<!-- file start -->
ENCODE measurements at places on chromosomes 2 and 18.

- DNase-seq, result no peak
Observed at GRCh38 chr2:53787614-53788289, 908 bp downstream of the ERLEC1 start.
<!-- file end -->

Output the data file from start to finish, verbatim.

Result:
ENCODE measurements at places on chromosomes 2 and 18.

- DNase-seq, result no peak
Observed at GRCh38 chr2:53787614-53788289, 908 bp downstream of the ERLEC1 start.